How Do I Know If I Have A Case in Maryland?

When you or a loved one has been injured and you are thinking of contacting an attorney, often the first question that comes to mind is, do I even have a case? The simple answer to this question is: it depends. It depends on the facts and circumstances of the incident and it depends on the law involved. At the initial stages of a case, it can seem like there is no reason a client might not recover, but after discovery and trial preparations different things can come to light that can affect whether or not the defending party can be held liable. Among the initial considerations you may need to think about when deciding to bring a claim are the time frame involved and the amount of money  you are seeking to recover, if any.

Time Frame in Maryland

The legal term used to describe the amount of time you have to bring a particular personal injury claim is statute of limitations. The statute of limitations is "[a] law that bars claims after a specified period; specifically, a statute establishing a time limit for suing in a civil case, based on the date when the claim accrued (as when the injury occurred or was discovered.)" Black's Law Dictionary 1546 (9th ed. 2009). There are different statutes of limitations for different types of cases. In the table below are the Maryland statutes of limitations that are applicable to the types of cases Gilman and Bedigian handles.

Type of Case Statutes of Limitations Code Section (Md. Code Ann., Cts. & Jud. Proc. § 5 (LexisNexis 2015))
Personal Injury (General) 3 years § 5-101
Assault 1 year § 5-105
Medical Malpractice 5 years from injury; or 3 years from discovery of injury, whichever is earlier § 5-109
Type of Case Personal Injury (General)
Statutes of Limitations 3 years
Code Section (Md. Code Ann., Cts. & Jud. Proc. § 5 (LexisNexis 2015)) § 5-101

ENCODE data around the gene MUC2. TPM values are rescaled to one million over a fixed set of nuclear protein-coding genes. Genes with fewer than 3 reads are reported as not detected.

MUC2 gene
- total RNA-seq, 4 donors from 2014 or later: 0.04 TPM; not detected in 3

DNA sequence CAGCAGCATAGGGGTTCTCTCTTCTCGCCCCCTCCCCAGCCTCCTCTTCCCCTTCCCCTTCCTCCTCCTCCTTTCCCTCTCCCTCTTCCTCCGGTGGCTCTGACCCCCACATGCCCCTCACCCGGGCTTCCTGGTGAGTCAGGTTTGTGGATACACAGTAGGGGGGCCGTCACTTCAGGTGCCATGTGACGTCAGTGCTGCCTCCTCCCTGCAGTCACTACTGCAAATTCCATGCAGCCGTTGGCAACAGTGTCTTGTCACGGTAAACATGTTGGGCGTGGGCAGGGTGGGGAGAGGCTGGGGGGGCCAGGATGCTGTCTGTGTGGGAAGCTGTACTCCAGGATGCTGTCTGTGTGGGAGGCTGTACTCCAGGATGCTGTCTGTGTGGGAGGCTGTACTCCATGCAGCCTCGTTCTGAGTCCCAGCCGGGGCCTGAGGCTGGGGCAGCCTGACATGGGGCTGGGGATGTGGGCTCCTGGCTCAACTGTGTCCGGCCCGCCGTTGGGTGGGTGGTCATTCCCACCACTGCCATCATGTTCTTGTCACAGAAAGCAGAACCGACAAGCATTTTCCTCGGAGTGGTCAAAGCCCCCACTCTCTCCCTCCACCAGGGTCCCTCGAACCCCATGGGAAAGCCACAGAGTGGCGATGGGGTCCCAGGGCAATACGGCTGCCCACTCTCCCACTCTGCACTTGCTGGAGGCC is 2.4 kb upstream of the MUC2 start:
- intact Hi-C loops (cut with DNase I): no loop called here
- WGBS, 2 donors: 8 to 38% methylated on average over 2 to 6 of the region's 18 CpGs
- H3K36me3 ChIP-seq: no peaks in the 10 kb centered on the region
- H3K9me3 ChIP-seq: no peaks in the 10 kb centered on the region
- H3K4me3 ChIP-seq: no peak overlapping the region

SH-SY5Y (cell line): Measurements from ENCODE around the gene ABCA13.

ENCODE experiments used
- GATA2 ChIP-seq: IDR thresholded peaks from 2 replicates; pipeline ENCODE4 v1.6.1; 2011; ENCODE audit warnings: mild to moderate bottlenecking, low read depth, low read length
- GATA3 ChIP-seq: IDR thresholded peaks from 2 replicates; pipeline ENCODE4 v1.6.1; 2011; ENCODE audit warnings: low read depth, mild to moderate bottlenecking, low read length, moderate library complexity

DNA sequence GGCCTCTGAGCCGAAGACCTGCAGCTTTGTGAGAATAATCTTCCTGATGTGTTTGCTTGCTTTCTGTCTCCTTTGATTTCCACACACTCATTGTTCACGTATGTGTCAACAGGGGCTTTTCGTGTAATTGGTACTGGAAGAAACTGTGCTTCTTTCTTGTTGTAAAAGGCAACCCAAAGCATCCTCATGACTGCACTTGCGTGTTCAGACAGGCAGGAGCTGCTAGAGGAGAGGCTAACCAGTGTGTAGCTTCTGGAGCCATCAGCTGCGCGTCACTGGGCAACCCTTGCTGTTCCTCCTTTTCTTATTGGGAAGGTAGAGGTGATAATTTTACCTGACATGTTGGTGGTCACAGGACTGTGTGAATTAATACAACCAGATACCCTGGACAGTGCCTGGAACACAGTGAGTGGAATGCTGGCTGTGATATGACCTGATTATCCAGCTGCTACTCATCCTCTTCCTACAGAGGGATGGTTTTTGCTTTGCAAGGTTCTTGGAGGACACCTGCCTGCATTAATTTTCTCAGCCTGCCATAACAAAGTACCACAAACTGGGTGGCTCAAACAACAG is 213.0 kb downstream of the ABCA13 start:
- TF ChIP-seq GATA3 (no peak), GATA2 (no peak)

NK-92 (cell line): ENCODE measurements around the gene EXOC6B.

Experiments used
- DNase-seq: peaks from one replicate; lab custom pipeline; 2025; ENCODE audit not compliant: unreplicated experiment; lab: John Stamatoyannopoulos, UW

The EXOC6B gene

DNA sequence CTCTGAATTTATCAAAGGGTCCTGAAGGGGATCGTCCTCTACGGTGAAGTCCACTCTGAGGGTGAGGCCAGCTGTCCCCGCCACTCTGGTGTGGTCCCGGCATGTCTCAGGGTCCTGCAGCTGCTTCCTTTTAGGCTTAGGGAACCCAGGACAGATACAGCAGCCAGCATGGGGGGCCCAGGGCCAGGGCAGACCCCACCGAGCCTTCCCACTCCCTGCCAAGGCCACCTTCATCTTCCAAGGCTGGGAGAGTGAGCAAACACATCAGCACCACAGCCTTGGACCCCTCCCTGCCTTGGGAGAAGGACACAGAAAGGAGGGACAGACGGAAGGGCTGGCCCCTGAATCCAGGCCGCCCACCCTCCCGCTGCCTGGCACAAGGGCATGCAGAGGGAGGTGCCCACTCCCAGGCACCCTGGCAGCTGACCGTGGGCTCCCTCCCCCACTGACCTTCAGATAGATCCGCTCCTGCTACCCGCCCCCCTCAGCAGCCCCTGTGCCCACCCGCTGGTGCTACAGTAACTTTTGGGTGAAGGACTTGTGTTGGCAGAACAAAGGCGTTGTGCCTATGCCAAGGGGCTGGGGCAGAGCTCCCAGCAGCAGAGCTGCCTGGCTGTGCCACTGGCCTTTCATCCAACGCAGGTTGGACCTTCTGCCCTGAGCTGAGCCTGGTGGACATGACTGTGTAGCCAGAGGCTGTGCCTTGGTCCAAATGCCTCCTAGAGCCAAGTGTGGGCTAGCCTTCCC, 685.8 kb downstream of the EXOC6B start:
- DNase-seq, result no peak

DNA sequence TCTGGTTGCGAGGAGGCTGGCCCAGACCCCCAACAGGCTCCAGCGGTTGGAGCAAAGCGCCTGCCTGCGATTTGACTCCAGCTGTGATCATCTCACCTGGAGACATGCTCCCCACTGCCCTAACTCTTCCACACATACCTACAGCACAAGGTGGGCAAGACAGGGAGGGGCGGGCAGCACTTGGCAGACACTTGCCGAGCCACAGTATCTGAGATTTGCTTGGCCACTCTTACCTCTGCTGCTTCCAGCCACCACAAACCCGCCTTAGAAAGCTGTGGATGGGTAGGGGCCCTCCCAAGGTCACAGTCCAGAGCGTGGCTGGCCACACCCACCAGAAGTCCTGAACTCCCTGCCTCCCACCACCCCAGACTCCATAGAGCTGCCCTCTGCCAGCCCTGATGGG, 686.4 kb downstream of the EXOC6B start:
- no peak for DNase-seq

Type of Case Assault
Statutes of Limitations 1 year
Code Section (Md. Code Ann., Cts. & Jud. Proc. § 5 (LexisNexis 2015)) § 5-105
Type of Case Medical Malpractice
Statutes of Limitations 5 years from injury; or 3 years from discovery of injury, whichever is earlier
Code Section (Md. Code Ann., Cts. & Jud. Proc. § 5 (LexisNexis 2015)) § 5-109

Government as a Party: Often there are specific requirements for suing the government. The most common requirement is that you must give the government notice of a claim within a specified period of time. This notice requirement must be complied with before a lawsuit can be filed.

  • Federal: If you are seeking to file a lawsuit against the federal government you must first file an administrative claim with the federal agency at fault within 2 years. If the agency rejects your claim, you have six months from the date of mailing of the rejection to file a lawsuit.
  • Maryland: If you endured an injury or property damage by an employee of the State of Maryland or believe the injury was caused by the negligence of the State of Maryland, the State must receive notice of a claim within one year (365 days) of the incident. Once you have complied with the notice requirements you must bring a claim within the statute of limitations applicable to your cause of action.
  • Local: Local government agencies also have administrative requirements that must be met before a lawsuit can be filed. For example, if you have been injured by an employee of the City of Baltimore you must file the proper notice within a certain period of time. If you are giving notice of a claim for an injury that occurred prior to October 1, 2015 you must provide notice within 180 days. If you are giving notice for a claim after October 1, 2015 then you have 1 year (365 days) to do so.